“I don’t now see it”
Maj. Gen. Ulysses S. Grant has just received General Halleck’s March 4 telegram relieving him of command of a major expedition and accusing him of failing to provide regular reports. Grant replies, “I am not aware of ever having disobeyed any order….I have reported almost daily the condition of my command and reported every position occupied.”
Good soldier that he is, however, Grant wastes no time on strident protest, calmly devoting most of his letter to current conditions in his area. He concludes, “You may rely on my carrying out your instructions, in every particular, to the very best of my ability.”
To Julia, however, he is more candid. Grant’s wife has always been his emotional anchor and safe harbor. After enduring a visit from his father, Jesse Root Grant (pictured above), and once again finding him impossible to please and quick to criticize, Grant writes, “I feel myself worse used by my own family than by strangers and although I do not think father, of his own accord, would do me injustice, yet I believe he is influenced, and always will be, to my prejudice.”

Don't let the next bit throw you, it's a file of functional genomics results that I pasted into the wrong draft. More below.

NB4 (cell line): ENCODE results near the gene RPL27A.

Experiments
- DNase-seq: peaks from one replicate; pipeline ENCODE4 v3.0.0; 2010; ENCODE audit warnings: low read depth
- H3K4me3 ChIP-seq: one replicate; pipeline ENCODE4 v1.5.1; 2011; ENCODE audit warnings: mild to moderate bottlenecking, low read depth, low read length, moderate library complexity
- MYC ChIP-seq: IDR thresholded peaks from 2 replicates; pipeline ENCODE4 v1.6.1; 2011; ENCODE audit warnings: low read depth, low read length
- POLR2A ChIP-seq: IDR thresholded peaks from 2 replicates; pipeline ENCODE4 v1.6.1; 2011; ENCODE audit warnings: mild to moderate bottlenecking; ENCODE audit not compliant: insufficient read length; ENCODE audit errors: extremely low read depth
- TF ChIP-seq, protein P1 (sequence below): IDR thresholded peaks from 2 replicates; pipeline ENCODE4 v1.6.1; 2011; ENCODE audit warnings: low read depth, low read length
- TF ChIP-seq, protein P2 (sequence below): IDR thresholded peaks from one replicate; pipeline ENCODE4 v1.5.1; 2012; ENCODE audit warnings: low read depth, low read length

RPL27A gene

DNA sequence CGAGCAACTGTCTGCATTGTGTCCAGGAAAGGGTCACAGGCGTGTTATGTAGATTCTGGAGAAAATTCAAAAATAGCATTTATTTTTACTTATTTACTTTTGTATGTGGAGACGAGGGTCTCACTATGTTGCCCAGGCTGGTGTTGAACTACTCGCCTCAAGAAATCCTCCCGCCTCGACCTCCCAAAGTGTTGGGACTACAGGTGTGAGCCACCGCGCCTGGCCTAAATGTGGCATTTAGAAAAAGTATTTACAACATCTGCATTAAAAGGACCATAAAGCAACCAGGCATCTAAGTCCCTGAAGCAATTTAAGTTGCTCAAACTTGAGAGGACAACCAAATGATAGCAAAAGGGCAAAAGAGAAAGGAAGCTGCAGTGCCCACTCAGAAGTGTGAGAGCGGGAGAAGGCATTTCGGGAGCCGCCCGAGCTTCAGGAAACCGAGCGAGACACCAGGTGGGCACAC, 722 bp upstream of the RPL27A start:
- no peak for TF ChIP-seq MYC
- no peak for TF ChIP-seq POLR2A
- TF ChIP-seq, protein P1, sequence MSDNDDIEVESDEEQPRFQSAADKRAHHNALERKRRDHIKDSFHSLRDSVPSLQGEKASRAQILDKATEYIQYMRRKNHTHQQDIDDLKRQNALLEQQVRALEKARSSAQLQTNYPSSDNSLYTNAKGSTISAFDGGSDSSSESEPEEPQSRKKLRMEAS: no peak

Poor Grant. Halleck’s humiliating order had arrived during the father’s visit to his son’s headquarters. Of that order, Grant writes his wife, “I am in a very poor humor for writing. I was ordered to command a very important expedition up the Tennessee River and now an order comes directing one of my juniors to take the command whilst I am left behind here with a small garrison.
“It may be all right but I don’t now see it.”
ELSEWHERE IN THE CIVIL WAR: In Virginia’s Shenandoah Valley, Brig. Gen. Nathaniel Banks of Massachusetts, one of Lincoln’s “political generals,” leads a force toward Stonewall Jackson in Winchester. In Washington, President Lincoln asks Secretary of State Seward to summon a Cabinet meeting at 7 p.m. It is thought the topic was Lincoln’s proposal to offer compensation to slave owners to free their slaves.
IT’S COMING SOONER THAN YOU THINK: April 12, 2011—less than 3½ years from now!—will be the 150th anniversary of the outbreak of the Civil War. In 1861, April 12 was the day Confederates opened fire on Fort Sumter in Charleston Harbor.
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